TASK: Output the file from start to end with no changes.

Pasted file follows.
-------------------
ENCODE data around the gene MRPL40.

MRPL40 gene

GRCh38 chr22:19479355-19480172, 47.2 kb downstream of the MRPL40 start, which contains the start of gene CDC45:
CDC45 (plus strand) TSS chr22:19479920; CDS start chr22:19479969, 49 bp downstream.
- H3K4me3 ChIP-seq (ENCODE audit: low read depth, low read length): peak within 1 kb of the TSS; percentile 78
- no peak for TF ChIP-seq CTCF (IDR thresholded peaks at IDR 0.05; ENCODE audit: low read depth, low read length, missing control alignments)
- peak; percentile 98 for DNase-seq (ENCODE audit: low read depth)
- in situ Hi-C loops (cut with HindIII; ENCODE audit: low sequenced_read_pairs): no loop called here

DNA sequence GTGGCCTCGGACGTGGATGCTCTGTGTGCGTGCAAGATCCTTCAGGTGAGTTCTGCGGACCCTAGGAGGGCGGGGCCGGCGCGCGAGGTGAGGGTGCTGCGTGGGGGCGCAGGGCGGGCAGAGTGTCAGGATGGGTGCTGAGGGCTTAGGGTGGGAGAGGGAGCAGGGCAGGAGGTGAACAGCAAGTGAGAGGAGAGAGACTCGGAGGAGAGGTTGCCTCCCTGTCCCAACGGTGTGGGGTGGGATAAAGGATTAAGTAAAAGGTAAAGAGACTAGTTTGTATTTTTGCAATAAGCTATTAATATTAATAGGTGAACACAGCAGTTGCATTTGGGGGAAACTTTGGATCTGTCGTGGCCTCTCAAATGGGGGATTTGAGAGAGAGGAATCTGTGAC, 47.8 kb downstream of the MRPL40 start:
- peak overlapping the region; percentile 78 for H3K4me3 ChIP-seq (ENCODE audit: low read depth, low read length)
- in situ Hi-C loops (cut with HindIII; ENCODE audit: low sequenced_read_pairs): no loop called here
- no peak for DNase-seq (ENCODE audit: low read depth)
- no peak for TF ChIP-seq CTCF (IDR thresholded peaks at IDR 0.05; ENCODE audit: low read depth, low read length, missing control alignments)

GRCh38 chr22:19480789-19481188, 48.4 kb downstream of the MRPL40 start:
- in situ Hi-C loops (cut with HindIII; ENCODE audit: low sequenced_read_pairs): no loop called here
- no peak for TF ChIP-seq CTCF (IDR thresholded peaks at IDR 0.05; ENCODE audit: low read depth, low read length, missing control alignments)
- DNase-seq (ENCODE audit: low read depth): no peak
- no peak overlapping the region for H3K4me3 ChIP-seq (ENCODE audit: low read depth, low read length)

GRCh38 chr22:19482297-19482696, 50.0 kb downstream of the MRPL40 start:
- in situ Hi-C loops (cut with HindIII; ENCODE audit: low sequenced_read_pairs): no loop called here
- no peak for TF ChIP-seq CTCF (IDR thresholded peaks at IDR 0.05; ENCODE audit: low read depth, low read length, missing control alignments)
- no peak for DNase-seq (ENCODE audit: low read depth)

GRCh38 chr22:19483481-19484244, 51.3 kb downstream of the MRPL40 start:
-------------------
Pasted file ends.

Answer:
ENCODE data around the gene MRPL40.

MRPL40 gene

GRCh38 chr22:19479355-19480172, 47.2 kb downstream of the MRPL40 start, which contains the start of gene CDC45:
CDC45 (plus strand) TSS chr22:19479920; CDS start chr22:19479969, 49 bp downstream.
- H3K4me3 ChIP-seq (ENCODE audit: low read depth, low read length): peak within 1 kb of the TSS; percentile 78
- no peak for TF ChIP-seq CTCF (IDR thresholded peaks at IDR 0.05; ENCODE audit: low read depth, low read length, missing control alignments)
- peak; percentile 98 for DNase-seq (ENCODE audit: low read depth)
- in situ Hi-C loops (cut with HindIII; ENCODE audit: low sequenced_read_pairs): no loop called here

DNA sequence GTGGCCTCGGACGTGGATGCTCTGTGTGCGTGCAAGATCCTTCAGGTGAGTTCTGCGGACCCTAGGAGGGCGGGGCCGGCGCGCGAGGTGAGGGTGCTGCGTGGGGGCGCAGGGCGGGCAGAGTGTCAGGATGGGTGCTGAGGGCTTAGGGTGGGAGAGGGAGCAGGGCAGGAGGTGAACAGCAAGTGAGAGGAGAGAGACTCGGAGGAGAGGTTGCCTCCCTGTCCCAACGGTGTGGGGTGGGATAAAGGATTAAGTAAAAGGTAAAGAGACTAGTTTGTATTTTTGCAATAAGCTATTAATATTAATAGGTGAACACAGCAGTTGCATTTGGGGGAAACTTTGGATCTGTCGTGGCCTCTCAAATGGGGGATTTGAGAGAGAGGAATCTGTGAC, 47.8 kb downstream of the MRPL40 start:
- peak overlapping the region; percentile 78 for H3K4me3 ChIP-seq (ENCODE audit: low read depth, low read length)
- in situ Hi-C loops (cut with HindIII; ENCODE audit: low sequenced_read_pairs): no loop called here
- no peak for DNase-seq (ENCODE audit: low read depth)
- no peak for TF ChIP-seq CTCF (IDR thresholded peaks at IDR 0.05; ENCODE audit: low read depth, low read length, missing control alignments)

GRCh38 chr22:19480789-19481188, 48.4 kb downstream of the MRPL40 start:
- in situ Hi-C loops (cut with HindIII; ENCODE audit: low sequenced_read_pairs): no loop called here
- no peak for TF ChIP-seq CTCF (IDR thresholded peaks at IDR 0.05; ENCODE audit: low read depth, low read length, missing control alignments)
- DNase-seq (ENCODE audit: low read depth): no peak
- no peak overlapping the region for H3K4me3 ChIP-seq (ENCODE audit: low read depth, low read length)

GRCh38 chr22:19482297-19482696, 50.0 kb downstream of the MRPL40 start:
- in situ Hi-C loops (cut with HindIII; ENCODE audit: low sequenced_read_pairs): no loop called here
- no peak for TF ChIP-seq CTCF (IDR thresholded peaks at IDR 0.05; ENCODE audit: low read depth, low read length, missing control alignments)
- no peak for DNase-seq (ENCODE audit: low read depth)

GRCh38 chr22:19483481-19484244, 51.3 kb downstream of the MRPL40 start: